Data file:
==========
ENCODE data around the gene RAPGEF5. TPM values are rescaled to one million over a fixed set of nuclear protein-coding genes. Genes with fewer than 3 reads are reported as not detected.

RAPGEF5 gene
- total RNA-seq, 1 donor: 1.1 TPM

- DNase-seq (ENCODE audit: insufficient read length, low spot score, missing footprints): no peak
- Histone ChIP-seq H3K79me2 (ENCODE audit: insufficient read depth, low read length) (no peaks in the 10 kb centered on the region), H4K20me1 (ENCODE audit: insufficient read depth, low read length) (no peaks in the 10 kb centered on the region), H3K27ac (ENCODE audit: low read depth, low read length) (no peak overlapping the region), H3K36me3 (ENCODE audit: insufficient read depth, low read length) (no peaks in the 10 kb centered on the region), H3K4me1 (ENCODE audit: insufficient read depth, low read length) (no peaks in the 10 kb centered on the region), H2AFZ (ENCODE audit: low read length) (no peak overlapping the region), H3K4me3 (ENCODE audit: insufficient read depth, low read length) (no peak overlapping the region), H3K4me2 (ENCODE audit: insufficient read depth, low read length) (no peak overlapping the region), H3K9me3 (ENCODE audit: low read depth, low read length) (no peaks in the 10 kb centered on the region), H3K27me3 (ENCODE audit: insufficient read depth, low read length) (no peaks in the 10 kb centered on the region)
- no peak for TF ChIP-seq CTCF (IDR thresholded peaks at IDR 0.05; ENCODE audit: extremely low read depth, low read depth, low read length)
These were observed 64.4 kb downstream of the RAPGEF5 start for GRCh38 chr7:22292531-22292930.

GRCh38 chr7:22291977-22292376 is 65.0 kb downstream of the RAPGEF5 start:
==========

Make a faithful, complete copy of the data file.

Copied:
ENCODE data around the gene RAPGEF5. TPM values are rescaled to one million over a fixed set of nuclear protein-coding genes. Genes with fewer than 3 reads are reported as not detected.

RAPGEF5 gene
- total RNA-seq, 1 donor: 1.1 TPM

- DNase-seq (ENCODE audit: insufficient read length, low spot score, missing footprints): no peak
- Histone ChIP-seq H3K79me2 (ENCODE audit: insufficient read depth, low read length) (no peaks in the 10 kb centered on the region), H4K20me1 (ENCODE audit: insufficient read depth, low read length) (no peaks in the 10 kb centered on the region), H3K27ac (ENCODE audit: low read depth, low read length) (no peak overlapping the region), H3K36me3 (ENCODE audit: insufficient read depth, low read length) (no peaks in the 10 kb centered on the region), H3K4me1 (ENCODE audit: insufficient read depth, low read length) (no peaks in the 10 kb centered on the region), H2AFZ (ENCODE audit: low read length) (no peak overlapping the region), H3K4me3 (ENCODE audit: insufficient read depth, low read length) (no peak overlapping the region), H3K4me2 (ENCODE audit: insufficient read depth, low read length) (no peak overlapping the region), H3K9me3 (ENCODE audit: low read depth, low read length) (no peaks in the 10 kb centered on the region), H3K27me3 (ENCODE audit: insufficient read depth, low read length) (no peaks in the 10 kb centered on the region)
- no peak for TF ChIP-seq CTCF (IDR thresholded peaks at IDR 0.05; ENCODE audit: extremely low read depth, low read depth, low read length)
These were observed 64.4 kb downstream of the RAPGEF5 start for GRCh38 chr7:22292531-22292930.

GRCh38 chr7:22291977-22292376 is 65.0 kb downstream of the RAPGEF5 start: